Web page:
A team of researchers has prevented Zika virus infection in monkeys —and they hope the new approach can be developed for use in pregnant women.
The small experimental trial found that monkeys given a cocktail of known Zika antibodies—special proteins the immune system makes to stop a virus—did not develop Zika after they were exposed to the virus.
“I'm tired of operating on 14-year-olds,” says trauma surgeon Dr. Tanya Zakrison of the Ryder Trauma Center at Jackson Memorial Hospital in Miami.
She’s one of the surgeons who’s operated on the more than 850 children and teenagers with gunshot wounds who came through the trauma center in the past decade.
What got them there and what happened to them afterwards—those are questions Zakrison would like answered. But she was initially advised by mentors and research advisors that she should avoid focusing on gun-related trauma.
Researchers at eight universities, Moffitt Cancer Center and The Scripps Research Institute will share $25 million in grants as the state looks to combat the mosquito-borne Zika virus, Gov. Rick Scott's office announced Wednesday.
The cash-strapped Vaccine & Gene Therapy Institute of Florida, which a decade ago was part of the state's drive to bring more biotech jobs to Florida, is closing.
A notice posted Friday on the non-profit biomedical-research institute's website said its board of directors intends to wind down operations by Oct. 1, with the remaining 34 employees being laid off over the next six weeks.
While University of South Florida consider the matter closed, an animal rights group is pushing both university police and federal officials to investigate the death of a rhesus monkey during a research study.
Extended University Beat report on USF Professor Jeffrey Ryan's work at sea
Geology 3311, “The Solid Earth,” is a required course for University of South Florida students pursuing an undergraduate degree in geology.
This semester, it’s being taught by Assistant Research Professor, Zachary Atlas.
"This course is really geared towards trying to get them to know minerals, mineral formation, the chemistry of minerals and how all of that comes together to form rocks," Atlas said after a recent class.
It's taken University of South Florida researchers more than three years to provide one family with an answer they've been looking for, for more than 70 years.
The researchers uncovered remains from 55 unmarked graves on the grounds of the Dozier School for Boys in Marianna last year. DNA testing has identified one set as belonging to George Owen Smith, who's believed to have died at age 14 -- shortly after being sent to the Florida Panhandle school in 1940.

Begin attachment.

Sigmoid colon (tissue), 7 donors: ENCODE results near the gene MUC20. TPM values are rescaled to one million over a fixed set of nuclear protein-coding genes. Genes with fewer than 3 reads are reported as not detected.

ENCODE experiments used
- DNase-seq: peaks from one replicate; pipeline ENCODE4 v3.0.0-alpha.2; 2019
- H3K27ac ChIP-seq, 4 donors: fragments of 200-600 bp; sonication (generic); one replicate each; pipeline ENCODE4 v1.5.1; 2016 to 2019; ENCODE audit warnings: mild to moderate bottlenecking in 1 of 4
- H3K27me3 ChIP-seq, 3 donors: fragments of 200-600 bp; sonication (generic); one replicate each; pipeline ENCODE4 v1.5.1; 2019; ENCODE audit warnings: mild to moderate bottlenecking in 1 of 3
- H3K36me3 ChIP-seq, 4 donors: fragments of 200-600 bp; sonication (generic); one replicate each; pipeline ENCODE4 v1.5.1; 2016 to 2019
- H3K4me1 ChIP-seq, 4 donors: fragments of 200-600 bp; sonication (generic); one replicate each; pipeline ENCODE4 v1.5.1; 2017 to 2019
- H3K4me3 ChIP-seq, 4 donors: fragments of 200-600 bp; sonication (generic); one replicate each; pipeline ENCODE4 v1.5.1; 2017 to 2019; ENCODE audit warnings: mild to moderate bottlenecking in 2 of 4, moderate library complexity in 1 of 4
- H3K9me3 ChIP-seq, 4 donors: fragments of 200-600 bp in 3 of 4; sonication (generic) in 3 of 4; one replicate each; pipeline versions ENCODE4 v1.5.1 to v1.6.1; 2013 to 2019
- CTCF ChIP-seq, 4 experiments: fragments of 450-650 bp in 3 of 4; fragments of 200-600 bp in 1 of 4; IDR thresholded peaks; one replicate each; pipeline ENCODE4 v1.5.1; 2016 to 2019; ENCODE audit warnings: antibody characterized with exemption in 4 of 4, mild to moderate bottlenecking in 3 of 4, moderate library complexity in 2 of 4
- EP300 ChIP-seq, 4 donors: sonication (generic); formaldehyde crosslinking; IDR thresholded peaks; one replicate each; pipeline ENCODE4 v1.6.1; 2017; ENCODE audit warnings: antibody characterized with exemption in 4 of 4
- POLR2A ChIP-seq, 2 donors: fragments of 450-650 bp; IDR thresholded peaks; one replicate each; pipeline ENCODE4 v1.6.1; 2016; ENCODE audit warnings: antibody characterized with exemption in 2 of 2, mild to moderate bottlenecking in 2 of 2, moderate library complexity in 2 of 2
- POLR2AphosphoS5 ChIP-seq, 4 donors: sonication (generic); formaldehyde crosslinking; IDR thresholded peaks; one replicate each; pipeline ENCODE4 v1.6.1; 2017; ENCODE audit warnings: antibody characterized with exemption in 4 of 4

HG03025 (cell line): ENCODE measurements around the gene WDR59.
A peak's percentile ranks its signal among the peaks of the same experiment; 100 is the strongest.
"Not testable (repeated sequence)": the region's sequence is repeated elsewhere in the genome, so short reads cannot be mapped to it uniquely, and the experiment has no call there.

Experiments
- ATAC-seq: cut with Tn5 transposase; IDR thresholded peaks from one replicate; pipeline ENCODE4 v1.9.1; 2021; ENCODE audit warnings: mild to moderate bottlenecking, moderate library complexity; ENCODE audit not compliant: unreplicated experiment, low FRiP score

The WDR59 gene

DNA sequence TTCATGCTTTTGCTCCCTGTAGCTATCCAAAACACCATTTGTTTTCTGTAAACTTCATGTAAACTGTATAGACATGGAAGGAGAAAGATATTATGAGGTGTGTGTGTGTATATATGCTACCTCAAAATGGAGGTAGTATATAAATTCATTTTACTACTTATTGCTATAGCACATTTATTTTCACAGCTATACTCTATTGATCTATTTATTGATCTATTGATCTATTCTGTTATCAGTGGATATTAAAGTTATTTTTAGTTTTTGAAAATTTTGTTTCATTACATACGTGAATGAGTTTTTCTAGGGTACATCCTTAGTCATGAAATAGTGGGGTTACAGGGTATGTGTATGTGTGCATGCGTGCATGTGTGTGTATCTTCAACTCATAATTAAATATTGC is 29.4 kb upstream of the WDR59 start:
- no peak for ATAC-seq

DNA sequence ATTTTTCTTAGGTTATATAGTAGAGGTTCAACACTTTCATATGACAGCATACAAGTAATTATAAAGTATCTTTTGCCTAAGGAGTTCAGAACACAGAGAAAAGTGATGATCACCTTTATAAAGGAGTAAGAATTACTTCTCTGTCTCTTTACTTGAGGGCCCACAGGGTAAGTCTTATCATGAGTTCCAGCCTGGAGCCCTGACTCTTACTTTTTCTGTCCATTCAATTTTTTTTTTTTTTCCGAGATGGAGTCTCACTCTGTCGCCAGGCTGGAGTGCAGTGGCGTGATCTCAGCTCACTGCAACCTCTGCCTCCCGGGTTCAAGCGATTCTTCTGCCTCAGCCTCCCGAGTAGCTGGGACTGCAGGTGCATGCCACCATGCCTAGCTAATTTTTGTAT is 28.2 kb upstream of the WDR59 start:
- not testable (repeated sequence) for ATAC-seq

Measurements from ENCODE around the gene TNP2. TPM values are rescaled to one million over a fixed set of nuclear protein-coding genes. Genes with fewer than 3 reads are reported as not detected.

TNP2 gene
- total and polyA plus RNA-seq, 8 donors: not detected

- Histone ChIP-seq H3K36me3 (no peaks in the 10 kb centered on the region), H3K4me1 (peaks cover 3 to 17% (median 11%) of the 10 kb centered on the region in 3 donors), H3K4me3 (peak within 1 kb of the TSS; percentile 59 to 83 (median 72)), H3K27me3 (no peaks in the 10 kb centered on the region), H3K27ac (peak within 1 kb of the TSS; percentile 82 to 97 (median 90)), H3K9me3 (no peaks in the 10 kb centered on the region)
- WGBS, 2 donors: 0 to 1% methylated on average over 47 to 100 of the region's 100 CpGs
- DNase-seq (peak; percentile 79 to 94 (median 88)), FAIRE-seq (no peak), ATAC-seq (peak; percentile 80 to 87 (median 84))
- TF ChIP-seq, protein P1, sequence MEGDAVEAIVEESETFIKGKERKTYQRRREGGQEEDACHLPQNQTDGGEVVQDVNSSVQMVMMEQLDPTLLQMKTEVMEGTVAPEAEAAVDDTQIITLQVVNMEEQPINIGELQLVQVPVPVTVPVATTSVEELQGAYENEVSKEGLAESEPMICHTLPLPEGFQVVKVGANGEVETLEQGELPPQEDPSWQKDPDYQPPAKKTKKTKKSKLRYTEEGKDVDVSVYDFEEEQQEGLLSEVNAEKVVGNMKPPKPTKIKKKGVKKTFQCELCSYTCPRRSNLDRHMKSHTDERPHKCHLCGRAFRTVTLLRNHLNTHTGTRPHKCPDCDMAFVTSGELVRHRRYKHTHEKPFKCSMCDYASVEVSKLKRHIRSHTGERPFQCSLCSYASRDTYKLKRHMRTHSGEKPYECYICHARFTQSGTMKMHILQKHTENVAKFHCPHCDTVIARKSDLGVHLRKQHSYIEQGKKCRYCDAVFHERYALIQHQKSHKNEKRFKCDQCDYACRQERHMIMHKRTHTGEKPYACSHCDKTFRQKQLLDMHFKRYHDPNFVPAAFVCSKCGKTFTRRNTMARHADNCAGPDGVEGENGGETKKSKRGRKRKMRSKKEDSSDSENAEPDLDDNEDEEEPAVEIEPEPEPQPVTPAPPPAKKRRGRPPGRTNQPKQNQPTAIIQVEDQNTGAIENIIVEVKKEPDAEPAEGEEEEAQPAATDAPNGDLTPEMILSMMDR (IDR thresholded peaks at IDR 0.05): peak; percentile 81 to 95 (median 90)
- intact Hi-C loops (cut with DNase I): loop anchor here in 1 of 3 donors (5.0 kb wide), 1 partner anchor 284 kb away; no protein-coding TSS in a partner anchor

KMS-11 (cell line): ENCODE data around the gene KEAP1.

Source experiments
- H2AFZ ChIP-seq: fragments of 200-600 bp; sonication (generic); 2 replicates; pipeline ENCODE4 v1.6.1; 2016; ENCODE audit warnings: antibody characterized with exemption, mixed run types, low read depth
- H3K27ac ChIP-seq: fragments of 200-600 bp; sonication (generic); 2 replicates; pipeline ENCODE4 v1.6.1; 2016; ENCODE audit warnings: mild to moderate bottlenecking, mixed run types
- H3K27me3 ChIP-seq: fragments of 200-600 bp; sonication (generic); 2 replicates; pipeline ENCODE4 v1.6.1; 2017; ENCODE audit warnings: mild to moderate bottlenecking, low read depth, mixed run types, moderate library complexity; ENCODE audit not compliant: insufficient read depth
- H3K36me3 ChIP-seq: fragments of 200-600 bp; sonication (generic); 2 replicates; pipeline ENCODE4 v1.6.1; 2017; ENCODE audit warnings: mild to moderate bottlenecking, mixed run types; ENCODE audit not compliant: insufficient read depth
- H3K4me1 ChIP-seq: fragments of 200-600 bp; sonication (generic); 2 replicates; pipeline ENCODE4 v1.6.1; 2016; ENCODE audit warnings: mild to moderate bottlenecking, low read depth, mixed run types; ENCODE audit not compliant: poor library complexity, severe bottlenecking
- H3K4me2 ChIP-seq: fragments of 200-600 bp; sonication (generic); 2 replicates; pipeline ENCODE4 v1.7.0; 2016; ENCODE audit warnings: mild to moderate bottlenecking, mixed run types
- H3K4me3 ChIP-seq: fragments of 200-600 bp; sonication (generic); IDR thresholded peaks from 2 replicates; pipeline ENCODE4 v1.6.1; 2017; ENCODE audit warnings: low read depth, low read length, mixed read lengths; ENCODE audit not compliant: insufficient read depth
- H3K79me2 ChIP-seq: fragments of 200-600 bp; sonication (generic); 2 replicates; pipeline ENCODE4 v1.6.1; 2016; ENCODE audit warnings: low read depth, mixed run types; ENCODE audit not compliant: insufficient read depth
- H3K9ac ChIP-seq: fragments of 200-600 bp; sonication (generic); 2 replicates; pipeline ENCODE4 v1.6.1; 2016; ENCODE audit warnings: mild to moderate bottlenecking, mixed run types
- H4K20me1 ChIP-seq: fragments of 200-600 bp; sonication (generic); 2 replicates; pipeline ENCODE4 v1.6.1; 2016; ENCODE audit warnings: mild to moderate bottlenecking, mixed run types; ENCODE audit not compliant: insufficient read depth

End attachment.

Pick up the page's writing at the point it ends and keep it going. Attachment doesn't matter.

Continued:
USF Anthropologist Christian Wells says Smith was the first body found, but was in the worst shape.
A few dozen researchers were abuzz showing off their projects under way at the James A. Haley VA Hospital. The public showcase held Thursday is a part of National VA Research Week. Projects varied from genetics to obesity.
Carl Hayward, a physical therapist with the VA, has invented the stand bar, which attaches to motorized wheelchairs to help people get off their seat and stand. Hayward said it goes beyond helping improve posture.
Even though she's relatively new to the research world, Crystina Bronk knows there's a not-so-complementary - but partially true - stereotype about her and her colleagues:
"We’re not ‘people-persons,’ like, you can’t have it all, right? You can’t be good at science and be good at talking to people!" said Bronk, a graduate student in the University of South Florida Cancer Biology Program.
It's funny how a little blueberry ale can change that.
It may be an understatement, but biomedical research is a big business.
The National Institutes of Health has an annual budget of around $30 billion, and since it provides most of the federal funding for research at universities and laboratories, it supports over 400,000 jobs across the country.
While research spending at public and private universities across the country remained relatively stagnant from the previous year due to economic uncertainty, grants and contracts at the University of South Florida grew to a record level.
The gigantic retirement community known as The Villages -- with almost 100,000 residents who like getting around in golf carts -- has teamed up with the University of South Florida to create medical homes with an old-time friendly style of primary care, theTampa Bay Times reports.